Nothing is certain in any of this. 
Against all the dismal prospects, it is appropriate to remember some lessons from the Cold War that petered out in the 1990''s. The Soviet Union and the US (or NATO or other Western alliances) did not come to direct blows against one another, and nuclear weapons remained in their bunkers. There were costly wars involving the great powers with adversaries armed and financed by the other great power. Korea and Vietnam were prominent in causing significant losses to the US and its allies, and the Soviet experience in Afghanistan was similar from its perspective.
Is Syria likely to be in the same league as Korea or Vietnam among US and its allies'' experiences or Afghanistan in the Russian experience?
There are several reasons to be cautious about proclaiming anything dramatic.
Both Russia and the US, along with Israel, have learned how to say "No" to temptation, and seem inclined to avoid anything like their bad experiences. No longer in the air are the great ideological issues of "Communism" vs "Freedom." or "Free enterprise." Islamic radicalism is widely perceived as a threat, even among Muslims. Its appearance among the Syria rebels--although perhaps not yet dominant among them--may be enough to dampen any outsider''s enthusiasm for defeating Assad and his regime.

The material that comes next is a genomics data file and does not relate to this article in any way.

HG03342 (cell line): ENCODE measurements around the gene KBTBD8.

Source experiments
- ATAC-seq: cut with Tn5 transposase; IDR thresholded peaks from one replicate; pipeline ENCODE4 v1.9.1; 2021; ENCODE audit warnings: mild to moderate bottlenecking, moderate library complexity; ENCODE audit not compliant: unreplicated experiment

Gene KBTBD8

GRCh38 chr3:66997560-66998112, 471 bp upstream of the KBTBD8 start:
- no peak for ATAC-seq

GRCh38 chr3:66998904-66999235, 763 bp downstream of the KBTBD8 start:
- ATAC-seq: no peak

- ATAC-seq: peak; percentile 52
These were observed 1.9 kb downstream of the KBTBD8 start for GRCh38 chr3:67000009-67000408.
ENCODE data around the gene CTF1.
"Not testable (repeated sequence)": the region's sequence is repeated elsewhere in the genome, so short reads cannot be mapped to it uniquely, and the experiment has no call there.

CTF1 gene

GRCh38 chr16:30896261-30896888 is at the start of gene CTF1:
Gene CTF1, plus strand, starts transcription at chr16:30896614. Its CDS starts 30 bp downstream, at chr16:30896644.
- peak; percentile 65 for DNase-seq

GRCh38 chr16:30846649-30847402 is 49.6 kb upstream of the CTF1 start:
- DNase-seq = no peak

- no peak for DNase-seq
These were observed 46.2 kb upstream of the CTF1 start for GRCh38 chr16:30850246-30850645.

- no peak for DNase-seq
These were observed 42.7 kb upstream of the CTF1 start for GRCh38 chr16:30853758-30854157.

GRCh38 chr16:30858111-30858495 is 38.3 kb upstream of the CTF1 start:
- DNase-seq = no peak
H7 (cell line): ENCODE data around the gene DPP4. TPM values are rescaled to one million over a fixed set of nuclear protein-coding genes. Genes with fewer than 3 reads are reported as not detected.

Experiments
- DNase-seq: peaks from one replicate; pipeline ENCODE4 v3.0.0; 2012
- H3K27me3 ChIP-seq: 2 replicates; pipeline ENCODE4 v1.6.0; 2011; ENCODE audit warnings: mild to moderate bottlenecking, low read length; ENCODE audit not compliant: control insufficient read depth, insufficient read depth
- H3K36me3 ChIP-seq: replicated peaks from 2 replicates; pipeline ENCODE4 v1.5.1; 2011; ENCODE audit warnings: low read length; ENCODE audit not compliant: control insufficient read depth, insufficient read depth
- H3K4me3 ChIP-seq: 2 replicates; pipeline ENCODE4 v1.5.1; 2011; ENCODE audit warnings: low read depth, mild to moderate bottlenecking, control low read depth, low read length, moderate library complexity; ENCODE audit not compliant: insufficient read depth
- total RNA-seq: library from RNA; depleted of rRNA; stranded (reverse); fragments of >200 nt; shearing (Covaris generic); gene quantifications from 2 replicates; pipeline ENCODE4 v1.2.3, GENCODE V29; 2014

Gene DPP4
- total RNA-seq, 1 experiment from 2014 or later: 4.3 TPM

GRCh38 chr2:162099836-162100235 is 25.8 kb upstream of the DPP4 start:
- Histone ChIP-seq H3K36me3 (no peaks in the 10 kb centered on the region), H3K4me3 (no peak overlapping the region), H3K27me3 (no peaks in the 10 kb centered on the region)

Until recently, Israeli officials were assiduous in avoiding any preferences about the outcome of the Syrian civil war. Now there is a report about a "senior Israeli official" who has said that a continuation of the Assad regime would be preferable to the chaos likely if Islamic extremists come to power.
Even if a direct great power cataclysm appears unlikely, the competition associated with the Cold War is with us, more prominently now than during the first years after the collapse of the Soviet Union when Russians were coping with a collapse of their regime and its economy. The world is too complex to speak about a balance of power. China is its own master. The European Union and its own more prominent members are not always singing in Washington''s chorus. With nuclear weapons in the hands of problematic regimes in North Korea and Pakistan, as well as India and--it is said--Israel, and maybe before long Iran, there will be enough work for policymakers,  commentators, and prognosticators to keep us all on our toes until the end of our capacity to ponder.